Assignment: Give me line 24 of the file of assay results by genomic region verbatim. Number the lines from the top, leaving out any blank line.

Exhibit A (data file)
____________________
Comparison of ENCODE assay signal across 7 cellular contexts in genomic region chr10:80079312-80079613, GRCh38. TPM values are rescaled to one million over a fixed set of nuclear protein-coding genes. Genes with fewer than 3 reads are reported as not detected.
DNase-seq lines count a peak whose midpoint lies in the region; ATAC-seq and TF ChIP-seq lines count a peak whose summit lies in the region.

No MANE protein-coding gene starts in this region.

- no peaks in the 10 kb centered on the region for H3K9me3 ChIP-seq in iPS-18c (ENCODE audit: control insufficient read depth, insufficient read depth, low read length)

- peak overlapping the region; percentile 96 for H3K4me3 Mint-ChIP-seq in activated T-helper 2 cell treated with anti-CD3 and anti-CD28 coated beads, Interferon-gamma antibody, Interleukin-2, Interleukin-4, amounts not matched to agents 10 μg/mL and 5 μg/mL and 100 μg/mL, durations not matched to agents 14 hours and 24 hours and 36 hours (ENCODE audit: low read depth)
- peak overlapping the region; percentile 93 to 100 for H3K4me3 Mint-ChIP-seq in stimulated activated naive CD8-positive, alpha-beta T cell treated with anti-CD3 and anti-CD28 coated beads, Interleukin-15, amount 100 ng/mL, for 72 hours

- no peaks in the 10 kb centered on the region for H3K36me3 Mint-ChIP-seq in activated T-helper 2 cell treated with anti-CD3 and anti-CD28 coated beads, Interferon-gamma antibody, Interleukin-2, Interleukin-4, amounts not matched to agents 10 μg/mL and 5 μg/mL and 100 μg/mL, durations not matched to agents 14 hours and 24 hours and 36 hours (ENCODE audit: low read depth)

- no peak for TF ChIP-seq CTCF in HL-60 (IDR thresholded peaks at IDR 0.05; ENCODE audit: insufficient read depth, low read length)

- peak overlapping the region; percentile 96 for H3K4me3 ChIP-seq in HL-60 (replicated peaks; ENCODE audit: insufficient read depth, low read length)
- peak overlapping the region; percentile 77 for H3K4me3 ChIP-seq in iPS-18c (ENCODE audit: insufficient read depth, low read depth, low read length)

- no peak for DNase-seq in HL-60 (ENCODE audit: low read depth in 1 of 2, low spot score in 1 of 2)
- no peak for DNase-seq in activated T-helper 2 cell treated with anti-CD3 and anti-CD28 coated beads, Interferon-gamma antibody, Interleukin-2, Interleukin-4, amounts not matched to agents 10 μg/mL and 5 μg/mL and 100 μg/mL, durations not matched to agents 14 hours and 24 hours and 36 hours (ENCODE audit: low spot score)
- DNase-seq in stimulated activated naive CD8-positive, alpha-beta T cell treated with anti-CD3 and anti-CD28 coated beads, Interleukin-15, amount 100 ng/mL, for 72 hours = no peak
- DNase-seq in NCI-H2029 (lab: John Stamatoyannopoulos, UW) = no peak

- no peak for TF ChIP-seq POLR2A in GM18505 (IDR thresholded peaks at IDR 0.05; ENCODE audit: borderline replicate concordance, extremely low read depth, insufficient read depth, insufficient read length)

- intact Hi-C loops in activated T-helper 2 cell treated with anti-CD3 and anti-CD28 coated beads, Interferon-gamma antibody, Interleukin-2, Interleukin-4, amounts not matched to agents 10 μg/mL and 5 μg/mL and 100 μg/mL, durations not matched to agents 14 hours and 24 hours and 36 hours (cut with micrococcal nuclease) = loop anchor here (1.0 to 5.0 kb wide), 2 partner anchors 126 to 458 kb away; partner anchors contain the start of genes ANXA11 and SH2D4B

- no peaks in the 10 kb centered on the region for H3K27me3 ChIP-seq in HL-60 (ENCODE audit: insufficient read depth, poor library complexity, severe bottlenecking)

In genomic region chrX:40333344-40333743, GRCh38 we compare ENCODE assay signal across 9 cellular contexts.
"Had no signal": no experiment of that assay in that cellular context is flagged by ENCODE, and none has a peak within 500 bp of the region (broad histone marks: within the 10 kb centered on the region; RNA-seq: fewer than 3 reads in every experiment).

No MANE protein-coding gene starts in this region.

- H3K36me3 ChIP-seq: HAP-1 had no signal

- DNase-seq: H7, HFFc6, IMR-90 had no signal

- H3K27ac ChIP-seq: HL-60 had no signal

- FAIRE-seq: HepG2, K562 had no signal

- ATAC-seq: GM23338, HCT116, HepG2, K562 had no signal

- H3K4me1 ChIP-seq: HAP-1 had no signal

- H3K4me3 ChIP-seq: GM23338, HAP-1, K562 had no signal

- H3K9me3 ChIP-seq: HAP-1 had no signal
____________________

- FAIRE-seq: HepG2, K562 had no signal